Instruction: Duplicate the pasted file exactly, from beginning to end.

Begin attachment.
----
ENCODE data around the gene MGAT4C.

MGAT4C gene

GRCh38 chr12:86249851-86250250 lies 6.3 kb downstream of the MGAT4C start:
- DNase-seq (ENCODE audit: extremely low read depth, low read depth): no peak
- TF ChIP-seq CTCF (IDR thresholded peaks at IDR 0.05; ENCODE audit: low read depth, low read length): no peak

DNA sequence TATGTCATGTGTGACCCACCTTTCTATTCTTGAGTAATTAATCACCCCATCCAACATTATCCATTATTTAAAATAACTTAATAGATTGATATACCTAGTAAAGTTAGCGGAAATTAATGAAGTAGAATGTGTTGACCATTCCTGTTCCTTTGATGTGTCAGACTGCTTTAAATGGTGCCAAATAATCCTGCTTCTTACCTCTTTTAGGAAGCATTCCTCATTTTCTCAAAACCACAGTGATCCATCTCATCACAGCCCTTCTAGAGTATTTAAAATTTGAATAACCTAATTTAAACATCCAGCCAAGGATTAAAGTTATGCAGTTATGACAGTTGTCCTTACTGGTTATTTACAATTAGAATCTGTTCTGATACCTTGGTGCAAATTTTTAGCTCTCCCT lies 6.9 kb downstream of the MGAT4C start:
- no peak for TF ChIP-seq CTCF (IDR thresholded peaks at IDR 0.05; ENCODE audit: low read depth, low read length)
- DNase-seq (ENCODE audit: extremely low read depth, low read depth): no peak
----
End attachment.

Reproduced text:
ENCODE data around the gene MGAT4C.

MGAT4C gene

GRCh38 chr12:86249851-86250250 lies 6.3 kb downstream of the MGAT4C start:
- DNase-seq (ENCODE audit: extremely low read depth, low read depth): no peak
- TF ChIP-seq CTCF (IDR thresholded peaks at IDR 0.05; ENCODE audit: low read depth, low read length): no peak

DNA sequence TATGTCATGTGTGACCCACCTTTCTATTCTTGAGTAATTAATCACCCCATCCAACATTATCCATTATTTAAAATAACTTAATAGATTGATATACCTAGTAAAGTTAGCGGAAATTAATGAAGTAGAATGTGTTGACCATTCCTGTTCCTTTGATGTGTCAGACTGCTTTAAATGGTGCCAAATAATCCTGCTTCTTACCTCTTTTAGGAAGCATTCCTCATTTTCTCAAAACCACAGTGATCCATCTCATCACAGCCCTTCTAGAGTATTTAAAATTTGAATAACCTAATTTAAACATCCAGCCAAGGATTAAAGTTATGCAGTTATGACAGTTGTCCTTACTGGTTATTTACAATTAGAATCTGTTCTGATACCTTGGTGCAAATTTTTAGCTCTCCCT lies 6.9 kb downstream of the MGAT4C start:
- no peak for TF ChIP-seq CTCF (IDR thresholded peaks at IDR 0.05; ENCODE audit: low read depth, low read length)
- DNase-seq (ENCODE audit: extremely low read depth, low read depth): no peak